Railroads & Locomotives Locomotives BNSF SD75 locomotives still in service

BNSF SD75 locomotives still in service

By Robert W Scott | February 22, 2023

These locomotives from the 90s are still pulling their weight and then some

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An orange and black locomotive pulling a freight train in a verdant scene.
May 2, 2021 BNSF train H-EVELVJ (Priority manifest, Everett, Washington, to Longview Jct., Wash.) with BNSF Railway No. 279 up the 1.1% grade of Napavine Hill just south of Chehalis, Wash. Robert W. Scott photograph

BNSF SD75 locomotives: Working out their days in the Pacific Northwest, nearly two dozen former Santa Fe and BNSF Railway SD75s have called this corner of the country home. They are now assigned some of the heaviest trains in and out of the northwest.

The design of the SD75 was in part due to compete with orders for with the General Electric C44-9W models, the SD75 was poised to enact several safety and mechanical upgrades over previous models built by EMD. The SD75 model was produced between 1994 and 1996 with only a total of 280 units being delivered to its primary customers for the models: Santa Fe, BNSF Railway, Canadian National, and Ontario Northland Railway.

SD75Ms built for BNSF Railway in 1995-1995 include road numbers 8251-8275. Santa Fe units 200-250 were build in 1995. SD75Is were built for BNSF Railway in 1997 with road numbers 8276-8301.

The SD75s also sported a new truck design called the HTCR-II which reduced rail wear and helped the locomotive trucks better negotiate curves.

Out of the SD75 models in use by Santa Fe and BNSF there were two different models built for orders including an SD75M and an SD75I model. Both models were equipped with a reworked 16-cylinder engine that was upgraded from 4,000 to 4,300-horsepower. The “M” model denoted it was a “North American Cab” or wide-cab style. The SD75M model was delivered to both Santa Fe and BNSF with 51 units going to the Santa Fe with 25 going to BNSF Railway.

The SD75I models represents noise isolation for the cab which is denoted by the “I” designator for “isolated cab” also known as a “whisper cab”. The “I’ designation is a result from the cab being isolated from excess noise and vibration by employing a rubber seal around the cab attachment points to the locomotive that results in reduced noise and vibration for the crews. BNSF purchased a total of 26 SD75I models. The SD75I model can be easily distinguished with a visible insulation band near the front of the nose of the cab.

The SD75M model was not as popular for EMD with only 76 units being produced. The more popular SD75I garnered over 200 orders BNSF, CN, and Ontario Northland. The SD75M was the last locomotive model ordered by the Santa Fe prior to the BNSF merger with the last SD75M, No. 250, being delivered to the Santa Fe in 1995.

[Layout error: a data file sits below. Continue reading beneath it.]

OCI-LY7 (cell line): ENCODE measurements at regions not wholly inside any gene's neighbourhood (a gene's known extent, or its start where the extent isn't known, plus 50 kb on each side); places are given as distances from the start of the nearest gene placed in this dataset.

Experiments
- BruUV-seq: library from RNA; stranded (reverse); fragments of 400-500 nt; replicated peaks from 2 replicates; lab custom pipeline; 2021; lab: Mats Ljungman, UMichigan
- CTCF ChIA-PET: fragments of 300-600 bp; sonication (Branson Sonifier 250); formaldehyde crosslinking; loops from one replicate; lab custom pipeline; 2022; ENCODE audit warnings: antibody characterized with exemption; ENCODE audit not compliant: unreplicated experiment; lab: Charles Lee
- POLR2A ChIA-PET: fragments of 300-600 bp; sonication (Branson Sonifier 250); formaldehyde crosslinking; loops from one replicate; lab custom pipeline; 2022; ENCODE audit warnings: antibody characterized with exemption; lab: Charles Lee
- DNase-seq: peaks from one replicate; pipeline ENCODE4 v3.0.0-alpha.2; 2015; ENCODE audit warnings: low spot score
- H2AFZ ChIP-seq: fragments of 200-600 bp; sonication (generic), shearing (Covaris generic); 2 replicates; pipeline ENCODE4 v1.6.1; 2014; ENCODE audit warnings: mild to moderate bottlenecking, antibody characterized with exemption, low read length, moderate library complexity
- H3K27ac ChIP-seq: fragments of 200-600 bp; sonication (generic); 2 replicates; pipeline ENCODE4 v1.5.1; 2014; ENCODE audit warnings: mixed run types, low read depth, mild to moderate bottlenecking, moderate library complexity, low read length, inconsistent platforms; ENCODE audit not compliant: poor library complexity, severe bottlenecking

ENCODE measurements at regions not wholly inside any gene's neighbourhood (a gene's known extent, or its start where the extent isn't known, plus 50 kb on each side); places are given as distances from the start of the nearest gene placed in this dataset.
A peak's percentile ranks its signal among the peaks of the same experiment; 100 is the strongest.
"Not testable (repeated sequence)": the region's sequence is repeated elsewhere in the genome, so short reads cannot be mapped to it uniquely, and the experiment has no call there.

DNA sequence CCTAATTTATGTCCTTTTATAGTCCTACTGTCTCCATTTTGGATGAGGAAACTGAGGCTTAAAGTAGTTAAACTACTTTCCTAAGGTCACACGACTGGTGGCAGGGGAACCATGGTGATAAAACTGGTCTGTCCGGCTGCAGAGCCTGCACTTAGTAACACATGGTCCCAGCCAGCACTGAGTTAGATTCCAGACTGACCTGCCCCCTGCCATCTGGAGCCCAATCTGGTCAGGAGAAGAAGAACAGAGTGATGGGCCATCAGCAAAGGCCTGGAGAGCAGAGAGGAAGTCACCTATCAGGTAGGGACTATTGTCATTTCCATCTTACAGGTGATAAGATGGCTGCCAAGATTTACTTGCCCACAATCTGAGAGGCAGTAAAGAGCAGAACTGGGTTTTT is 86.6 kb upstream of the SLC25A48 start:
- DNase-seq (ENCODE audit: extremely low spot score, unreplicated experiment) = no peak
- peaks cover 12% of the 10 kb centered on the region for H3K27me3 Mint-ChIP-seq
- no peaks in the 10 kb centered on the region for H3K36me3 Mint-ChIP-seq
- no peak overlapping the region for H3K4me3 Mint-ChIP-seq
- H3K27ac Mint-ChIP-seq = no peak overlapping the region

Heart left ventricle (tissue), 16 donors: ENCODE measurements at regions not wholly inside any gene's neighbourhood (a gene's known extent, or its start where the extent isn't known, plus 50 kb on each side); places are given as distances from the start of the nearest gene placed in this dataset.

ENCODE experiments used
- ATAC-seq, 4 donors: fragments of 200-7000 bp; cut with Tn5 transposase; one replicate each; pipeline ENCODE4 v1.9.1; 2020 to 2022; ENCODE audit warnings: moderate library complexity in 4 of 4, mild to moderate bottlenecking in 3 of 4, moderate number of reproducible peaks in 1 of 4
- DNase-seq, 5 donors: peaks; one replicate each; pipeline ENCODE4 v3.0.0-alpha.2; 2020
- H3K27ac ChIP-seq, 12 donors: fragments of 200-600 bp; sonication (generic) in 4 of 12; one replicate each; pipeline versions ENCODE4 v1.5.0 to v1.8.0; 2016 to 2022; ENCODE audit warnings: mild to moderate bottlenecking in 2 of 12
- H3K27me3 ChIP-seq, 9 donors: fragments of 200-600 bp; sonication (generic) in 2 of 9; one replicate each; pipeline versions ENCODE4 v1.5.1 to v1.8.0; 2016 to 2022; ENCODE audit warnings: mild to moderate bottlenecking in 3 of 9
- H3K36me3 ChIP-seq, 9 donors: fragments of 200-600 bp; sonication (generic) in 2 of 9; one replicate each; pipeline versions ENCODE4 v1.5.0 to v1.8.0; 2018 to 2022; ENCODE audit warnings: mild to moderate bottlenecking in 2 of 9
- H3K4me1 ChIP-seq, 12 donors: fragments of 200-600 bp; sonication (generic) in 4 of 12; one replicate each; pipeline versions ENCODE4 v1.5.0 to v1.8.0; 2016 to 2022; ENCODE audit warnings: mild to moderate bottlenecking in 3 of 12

Today, two groupings of SD75s (75M and 75Is) call the Pacific Northwest home, based in the Everett, Wash., and Seattle area. Never venturing too far out of the northwest, these units are routinely assigned to heavy trains into and out of western Washington. The primary role for the SD75s has been on the rotation of two separate trains, Northwest manifests and northwest municipal garbage trains.

A nearly daily H-EVELVJ (priority manifest, Everett to Longview Jct., Wash.) and its counterpart H-LVJEVE call upon two or three SD75s to lead its consists. This freight routing sees heavy southbound tonnage of petroleum coke in hoppers along with assorted general freight. With southbound tonnage approaching 10,000 tons on some days, a trio of SD75s are usually assigned to this train. A short, but challenging 5 mile, 1.1% Napavine Hill grade can cause an operations headache for these trains but in most cases, the SD75 have been a reliable workhorse.

BNSF runs two loaded municipal garbage trains per day (H-EVEROO Priority train, Everett, WA to Roosevelt, WA) and (H-INBROO Priority train, Interbay Yard Seattle to Roosevelt, WA) along with two daily return empty trips which frequently calls upon a duo or trio of SD75s to lead depending on the tonnage of the day.

On any given day trackside on the Seattle Sub, one may get a chance to see at least a few SD75s rolling on mainline trains, not regaled to yard or transfer service. The best place to watch SD75s from afar is by viewing one of the many railroad live cameras. At Chehalis, Wash., each passing SD75 is tracked by railfans watch live streams. The passing SD75s have created its own railfan following and can be seen just about every day.

3 thoughts on “BNSF SD75 locomotives still in service

  1. really surprised to hear this, even before I started dispatching while working for Sperry Rail Service in Needles, CA I used to see these units on the point of hotshots. Fast forward a few months after I began dispatching these motors had a bad reputation for their desktop screens crapping out and had already been downgraded from hotshot intermodals to manifest service. I was expecting them to have been traded in by now. I’ve been retired almost a year and these guys are still earning their keep.

  2. The trucks on the SD75 are the same as the SD70, the HTCR. The HTCR-II was the truck designed for the SD80 and SD90MAC’s that required a change to the truck to accommodate the larger traction motors and 45″ wheels those models used.

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